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Language Planning as a Sociolinguistic Experiment

By: Ernst Jahr

Provides richly detailed insight into the uniqueness of the Norwegian language development. Marks the 200th anniversary of the birth of the Norwegian nation following centuries of Danish rule


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Acquiring Phonology: A Cross-Generational Case-Study

By Neil Smith

The study also highlights the constructs of current linguistic theory, arguing for distinctive features and the notion 'onset' and against some of the claims of Optimality Theory and Usage-based accounts.


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Language Production and Interpretation: Linguistics meets Cognition

By Henk Zeevat

The importance of Henk Zeevat's new monograph cannot be overstated. [...] I recommend it to anyone who combines interests in language, logic, and computation [...]. David Beaver, University of Texas at Austin


Academic Paper


Title: 'The prosodic (re)organization of children''s early English articles'
Author: KatherineDemuth
Institution: 'Macquarie University'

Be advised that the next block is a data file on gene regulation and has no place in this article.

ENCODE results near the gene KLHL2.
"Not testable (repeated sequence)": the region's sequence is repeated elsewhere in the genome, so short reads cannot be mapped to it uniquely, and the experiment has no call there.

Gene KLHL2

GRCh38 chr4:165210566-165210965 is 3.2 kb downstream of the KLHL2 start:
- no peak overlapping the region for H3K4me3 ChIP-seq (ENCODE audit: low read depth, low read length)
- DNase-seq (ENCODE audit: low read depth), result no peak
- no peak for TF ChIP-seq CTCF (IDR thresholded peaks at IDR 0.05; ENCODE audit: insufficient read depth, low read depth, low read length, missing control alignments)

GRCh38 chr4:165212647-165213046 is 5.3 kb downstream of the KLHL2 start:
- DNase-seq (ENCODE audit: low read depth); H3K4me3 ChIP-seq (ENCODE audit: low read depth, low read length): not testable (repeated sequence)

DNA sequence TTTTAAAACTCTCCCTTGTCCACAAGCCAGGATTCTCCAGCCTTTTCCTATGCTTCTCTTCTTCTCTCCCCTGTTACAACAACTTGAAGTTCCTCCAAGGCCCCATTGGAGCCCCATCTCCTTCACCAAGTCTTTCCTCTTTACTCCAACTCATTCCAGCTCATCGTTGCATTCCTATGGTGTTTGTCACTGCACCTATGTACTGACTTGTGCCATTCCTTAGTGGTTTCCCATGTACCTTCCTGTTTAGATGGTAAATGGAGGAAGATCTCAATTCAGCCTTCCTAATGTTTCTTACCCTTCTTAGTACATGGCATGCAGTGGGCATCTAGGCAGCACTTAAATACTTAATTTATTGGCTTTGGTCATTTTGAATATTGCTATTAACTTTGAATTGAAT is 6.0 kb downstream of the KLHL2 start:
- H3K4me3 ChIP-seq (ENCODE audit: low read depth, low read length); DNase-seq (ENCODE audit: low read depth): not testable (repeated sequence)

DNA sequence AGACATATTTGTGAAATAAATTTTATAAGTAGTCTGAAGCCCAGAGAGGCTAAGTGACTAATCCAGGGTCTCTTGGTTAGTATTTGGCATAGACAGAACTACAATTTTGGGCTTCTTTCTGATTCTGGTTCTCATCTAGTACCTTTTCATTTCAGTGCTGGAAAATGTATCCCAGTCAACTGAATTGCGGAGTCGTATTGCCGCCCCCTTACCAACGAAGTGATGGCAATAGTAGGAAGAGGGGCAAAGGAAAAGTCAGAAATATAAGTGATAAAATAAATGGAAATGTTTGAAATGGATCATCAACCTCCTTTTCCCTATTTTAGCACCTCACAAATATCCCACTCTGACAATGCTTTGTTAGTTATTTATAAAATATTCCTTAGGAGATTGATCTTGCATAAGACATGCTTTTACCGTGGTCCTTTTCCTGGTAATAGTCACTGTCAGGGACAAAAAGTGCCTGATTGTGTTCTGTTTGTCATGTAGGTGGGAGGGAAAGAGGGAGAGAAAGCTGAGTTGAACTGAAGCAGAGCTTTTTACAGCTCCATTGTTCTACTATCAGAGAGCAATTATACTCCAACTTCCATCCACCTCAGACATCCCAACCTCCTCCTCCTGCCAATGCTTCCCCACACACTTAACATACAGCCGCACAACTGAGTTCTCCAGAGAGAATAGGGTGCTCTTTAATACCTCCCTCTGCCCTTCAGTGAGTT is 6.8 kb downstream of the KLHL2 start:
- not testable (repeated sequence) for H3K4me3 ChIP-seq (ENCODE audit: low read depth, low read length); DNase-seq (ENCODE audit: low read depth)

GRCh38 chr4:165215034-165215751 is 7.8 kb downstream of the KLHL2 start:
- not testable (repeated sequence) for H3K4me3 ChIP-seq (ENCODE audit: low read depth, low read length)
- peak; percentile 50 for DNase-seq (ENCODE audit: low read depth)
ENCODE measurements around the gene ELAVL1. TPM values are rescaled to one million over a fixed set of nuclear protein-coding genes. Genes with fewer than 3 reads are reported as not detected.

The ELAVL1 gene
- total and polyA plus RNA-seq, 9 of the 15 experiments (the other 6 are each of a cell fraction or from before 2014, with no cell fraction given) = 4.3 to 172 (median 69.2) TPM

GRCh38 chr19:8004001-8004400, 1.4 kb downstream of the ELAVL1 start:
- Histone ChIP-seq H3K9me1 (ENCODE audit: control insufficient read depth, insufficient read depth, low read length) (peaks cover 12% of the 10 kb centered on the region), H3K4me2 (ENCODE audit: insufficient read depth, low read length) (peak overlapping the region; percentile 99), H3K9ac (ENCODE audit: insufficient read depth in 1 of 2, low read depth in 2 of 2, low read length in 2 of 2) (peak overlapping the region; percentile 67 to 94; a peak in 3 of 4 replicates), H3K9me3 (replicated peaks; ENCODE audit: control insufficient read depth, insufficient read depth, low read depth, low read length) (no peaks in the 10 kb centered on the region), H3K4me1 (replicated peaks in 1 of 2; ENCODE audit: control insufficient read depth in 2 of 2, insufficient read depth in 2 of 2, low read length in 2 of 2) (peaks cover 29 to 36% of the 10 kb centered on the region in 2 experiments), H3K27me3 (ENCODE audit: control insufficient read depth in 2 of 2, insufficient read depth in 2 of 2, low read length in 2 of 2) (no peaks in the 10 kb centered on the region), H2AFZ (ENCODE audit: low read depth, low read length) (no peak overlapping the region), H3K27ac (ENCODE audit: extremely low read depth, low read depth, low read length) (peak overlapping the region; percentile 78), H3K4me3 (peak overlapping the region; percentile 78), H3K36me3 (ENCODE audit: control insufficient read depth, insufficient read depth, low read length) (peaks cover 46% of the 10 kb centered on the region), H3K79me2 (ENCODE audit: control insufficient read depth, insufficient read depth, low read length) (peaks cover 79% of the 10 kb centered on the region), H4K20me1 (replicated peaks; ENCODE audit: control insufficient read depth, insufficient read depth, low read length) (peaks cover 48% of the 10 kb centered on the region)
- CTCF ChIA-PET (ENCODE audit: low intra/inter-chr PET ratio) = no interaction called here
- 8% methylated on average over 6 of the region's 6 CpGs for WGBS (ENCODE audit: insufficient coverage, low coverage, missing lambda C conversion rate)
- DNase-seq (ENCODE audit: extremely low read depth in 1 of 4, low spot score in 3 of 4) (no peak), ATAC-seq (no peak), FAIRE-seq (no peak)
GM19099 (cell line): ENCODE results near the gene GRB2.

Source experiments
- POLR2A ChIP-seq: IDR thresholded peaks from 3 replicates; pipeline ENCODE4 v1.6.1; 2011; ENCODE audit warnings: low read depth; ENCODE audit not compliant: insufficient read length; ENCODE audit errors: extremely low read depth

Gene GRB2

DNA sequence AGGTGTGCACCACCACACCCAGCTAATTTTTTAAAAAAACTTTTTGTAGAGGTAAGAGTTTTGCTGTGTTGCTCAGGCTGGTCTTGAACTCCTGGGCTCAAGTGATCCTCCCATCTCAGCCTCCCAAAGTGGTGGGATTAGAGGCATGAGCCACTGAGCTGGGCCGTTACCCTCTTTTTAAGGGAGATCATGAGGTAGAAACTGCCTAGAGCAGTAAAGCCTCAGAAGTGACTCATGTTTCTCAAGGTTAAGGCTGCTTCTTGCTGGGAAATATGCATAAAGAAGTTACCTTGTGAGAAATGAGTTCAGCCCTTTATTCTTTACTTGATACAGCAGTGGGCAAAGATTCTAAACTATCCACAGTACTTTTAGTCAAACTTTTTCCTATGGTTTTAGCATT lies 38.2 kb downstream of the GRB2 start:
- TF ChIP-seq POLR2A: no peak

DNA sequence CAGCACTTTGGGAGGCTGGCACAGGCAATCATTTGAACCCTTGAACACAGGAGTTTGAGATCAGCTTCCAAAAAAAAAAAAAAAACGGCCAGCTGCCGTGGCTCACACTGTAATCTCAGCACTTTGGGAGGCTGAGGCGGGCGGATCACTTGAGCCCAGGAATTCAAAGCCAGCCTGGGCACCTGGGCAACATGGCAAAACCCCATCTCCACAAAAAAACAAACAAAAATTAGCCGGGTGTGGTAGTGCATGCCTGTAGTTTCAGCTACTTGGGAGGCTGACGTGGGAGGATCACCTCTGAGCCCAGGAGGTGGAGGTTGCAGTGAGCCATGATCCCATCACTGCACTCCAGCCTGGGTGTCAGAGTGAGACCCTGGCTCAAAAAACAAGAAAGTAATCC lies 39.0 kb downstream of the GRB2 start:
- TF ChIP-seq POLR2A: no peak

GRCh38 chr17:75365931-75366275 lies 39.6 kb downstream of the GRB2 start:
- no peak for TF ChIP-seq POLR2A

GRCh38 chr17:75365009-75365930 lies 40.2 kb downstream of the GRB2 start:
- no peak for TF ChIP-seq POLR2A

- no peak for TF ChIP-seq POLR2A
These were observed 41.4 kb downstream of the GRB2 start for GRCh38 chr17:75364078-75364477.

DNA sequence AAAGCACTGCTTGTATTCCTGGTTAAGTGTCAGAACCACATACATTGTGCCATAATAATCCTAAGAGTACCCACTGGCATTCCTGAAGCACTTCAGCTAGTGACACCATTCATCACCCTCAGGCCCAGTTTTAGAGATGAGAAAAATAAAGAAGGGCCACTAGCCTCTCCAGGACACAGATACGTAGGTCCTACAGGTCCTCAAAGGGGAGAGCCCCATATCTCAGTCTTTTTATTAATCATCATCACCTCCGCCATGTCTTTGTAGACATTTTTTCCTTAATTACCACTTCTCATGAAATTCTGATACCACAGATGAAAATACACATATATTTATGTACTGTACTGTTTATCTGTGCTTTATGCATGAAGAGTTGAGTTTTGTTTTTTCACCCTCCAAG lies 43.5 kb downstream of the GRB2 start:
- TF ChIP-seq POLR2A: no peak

Author: ElizabethMcCullough
Institution: 'Brown University'
Linguistic Field: 'Phonology; Semantics; Syntax'
Abstract: Researchers have long been puzzled by children's variable omission of grammatical morphemes, often attributing this to a lack of semantic or syntactic competence. Recent studies suggest that some of this variability may be due to phonological constraints. This paper explored this issue further by conducting a longitudinal study of five English-speaking one- to two-year-olds' acquisition of articles. It found that most children were more likely to produce articles when these could be produced as part of a disyllabic foot. However, acoustic analysis revealed that one child initially produced all articles as independent prosodic words. These findings confirm that some of the variable production of articles is conditioned by constraints on children's early phonologies, providing further support for the Prosodic Licensing Hypothesis. They also hold important implications for our understanding of the emergence of syntactic knowledge.

CUP at LINGUIST

This article appears in Journal of Child Language Vol. 36, Issue 1, which you can read on Cambridge's site or on LINGUIST .



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